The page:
By Marty Ross
Our plants have one great advantage: Midwestern soil is terrific. But there are lots of things we can do to make the soil in our gardens even better—and that’s what I do in my own backyard. There's nothing much to it: I improve the soil in my garden one shovelful at a time.
Native prairie grasses, with their deep root systems, built up Midwestern soils. When settlers broke up the prairie sod and planted grains, the region became the breadbasket of America. Our soils are full of organic matter, and are dark and fertile. But generations of use and development have changed our soils, and not for the better.
As every gardener knows, the soil in your garden may be quite different from the soil in a friend’s garden across town. In fact one neighborhood can have many kinds of soil.
You don’t need a soil test to find out what kind of soil you have; you need a shovel test, says Ben Sharda, director of Kansas City Community Gardens. Take a shovel and dig a hole. Look for a dark color and loose texture in the soil. That’s the rich loam topsoil that everyone loves.
Then check the drainage. Pour a watering can full of water into the hole and see what happens. It's best if the water drains through fairly quickly. “You don’t want a soupy bottom,” Sharda says.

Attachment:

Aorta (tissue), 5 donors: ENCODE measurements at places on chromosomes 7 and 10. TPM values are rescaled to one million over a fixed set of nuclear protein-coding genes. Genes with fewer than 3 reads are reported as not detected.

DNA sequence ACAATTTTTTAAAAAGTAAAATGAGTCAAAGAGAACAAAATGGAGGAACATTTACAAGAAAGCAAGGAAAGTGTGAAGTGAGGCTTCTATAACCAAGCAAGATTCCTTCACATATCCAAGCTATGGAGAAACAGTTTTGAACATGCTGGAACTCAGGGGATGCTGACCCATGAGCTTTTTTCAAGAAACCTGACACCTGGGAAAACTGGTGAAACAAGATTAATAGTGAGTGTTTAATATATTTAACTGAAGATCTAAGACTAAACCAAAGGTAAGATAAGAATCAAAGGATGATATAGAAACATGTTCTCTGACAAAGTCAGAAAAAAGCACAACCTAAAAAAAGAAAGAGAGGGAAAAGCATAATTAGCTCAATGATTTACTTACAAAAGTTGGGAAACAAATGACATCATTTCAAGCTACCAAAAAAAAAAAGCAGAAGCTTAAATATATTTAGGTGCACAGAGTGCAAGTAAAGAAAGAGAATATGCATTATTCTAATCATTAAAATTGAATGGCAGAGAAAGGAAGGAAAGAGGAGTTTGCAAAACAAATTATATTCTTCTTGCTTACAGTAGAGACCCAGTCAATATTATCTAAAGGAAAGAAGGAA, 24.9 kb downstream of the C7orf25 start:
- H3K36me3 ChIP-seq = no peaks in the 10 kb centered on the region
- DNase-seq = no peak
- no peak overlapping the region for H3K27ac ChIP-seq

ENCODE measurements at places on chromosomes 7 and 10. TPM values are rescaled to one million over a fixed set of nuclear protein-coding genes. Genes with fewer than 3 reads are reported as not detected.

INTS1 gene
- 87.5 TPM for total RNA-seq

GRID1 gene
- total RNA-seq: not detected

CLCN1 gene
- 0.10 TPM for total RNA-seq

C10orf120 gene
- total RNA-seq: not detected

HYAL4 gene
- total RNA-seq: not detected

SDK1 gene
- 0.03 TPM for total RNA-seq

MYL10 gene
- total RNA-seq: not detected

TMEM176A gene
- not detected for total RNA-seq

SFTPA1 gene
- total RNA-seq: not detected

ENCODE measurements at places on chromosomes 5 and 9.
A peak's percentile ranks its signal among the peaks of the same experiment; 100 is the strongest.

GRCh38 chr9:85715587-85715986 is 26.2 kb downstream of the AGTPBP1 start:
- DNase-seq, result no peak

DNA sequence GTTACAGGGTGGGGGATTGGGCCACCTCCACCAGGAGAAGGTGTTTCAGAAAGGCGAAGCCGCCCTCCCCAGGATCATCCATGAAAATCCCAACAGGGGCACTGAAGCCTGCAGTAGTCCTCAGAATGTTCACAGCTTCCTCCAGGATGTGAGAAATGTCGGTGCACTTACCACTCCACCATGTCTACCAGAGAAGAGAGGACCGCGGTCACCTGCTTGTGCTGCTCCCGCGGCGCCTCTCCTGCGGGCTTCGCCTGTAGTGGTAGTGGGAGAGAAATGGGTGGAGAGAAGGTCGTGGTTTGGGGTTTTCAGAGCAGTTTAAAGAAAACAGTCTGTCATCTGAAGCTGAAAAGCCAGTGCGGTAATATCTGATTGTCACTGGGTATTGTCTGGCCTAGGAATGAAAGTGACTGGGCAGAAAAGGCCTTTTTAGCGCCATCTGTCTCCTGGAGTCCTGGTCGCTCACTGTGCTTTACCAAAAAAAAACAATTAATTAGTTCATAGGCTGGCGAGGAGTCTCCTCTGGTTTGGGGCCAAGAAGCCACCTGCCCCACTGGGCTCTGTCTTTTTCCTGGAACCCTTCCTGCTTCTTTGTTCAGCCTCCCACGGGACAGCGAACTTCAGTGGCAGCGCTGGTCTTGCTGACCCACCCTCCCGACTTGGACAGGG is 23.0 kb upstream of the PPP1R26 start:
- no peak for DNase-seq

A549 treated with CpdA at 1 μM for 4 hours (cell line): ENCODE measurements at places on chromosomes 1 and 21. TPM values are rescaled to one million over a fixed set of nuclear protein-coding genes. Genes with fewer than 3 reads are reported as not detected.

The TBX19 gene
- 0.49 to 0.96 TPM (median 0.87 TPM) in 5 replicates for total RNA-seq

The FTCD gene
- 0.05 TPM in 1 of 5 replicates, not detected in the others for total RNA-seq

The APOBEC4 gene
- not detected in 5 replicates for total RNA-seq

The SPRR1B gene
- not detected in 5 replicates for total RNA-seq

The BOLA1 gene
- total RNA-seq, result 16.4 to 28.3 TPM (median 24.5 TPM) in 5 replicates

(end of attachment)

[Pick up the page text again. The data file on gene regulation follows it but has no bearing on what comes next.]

In my own backyard in Kansas City, the soil is rather heavy clay. Clay soil teems with minerals, supports extensive root systems, and holds plants firmly up. It retains moisture well—sometimes too well. I add compost to improve drainage, make it easier to work, and complement with nutrients and micronutrients. Compost improves all soil, lightening clay soil and adding organic matter to sandy soil.
Compost—from a bag or from your own backyard compost heap—helps improve moisture retention and also makes heavy soil drain better. Beneficial bacteria and microbes thrive in compost, and in healthy soil full of organic matter. So do earthworms. They’re “the most recognizable of all animals in the soil food web,” says Jeff Lowenfels, author of Teeming with Microbes, “and, as it turns out, one of the most important to gardening.”
Whenever I plant I keep a bucket or a wheelbarrow full of compost nearby so I can add a shovelful to the soil in each hole. Then I mulch around the new plants with compost.
Mulching is another great way to improve any soil. A layer of organic mulch—such as autumn leaves, compost, or mulch from a bag—helps preserve moisture, limit weeds, and, as the mulch breaks down, improves the quality of your soil.
Healthy soil supports healthy plants. Improving the soil in your garden helps plants grow vigorously. Healthy plants resist bugs and blights, and stand up better to extreme weather.
“We live in an area that has the best soil on earth,” says Alan Branhagen, horticulture director of Powell Gardens, the botanic gardens just east of Kansas City in Kingsville, Missouri. But even the best garden soil can do with a little help to keep it that way.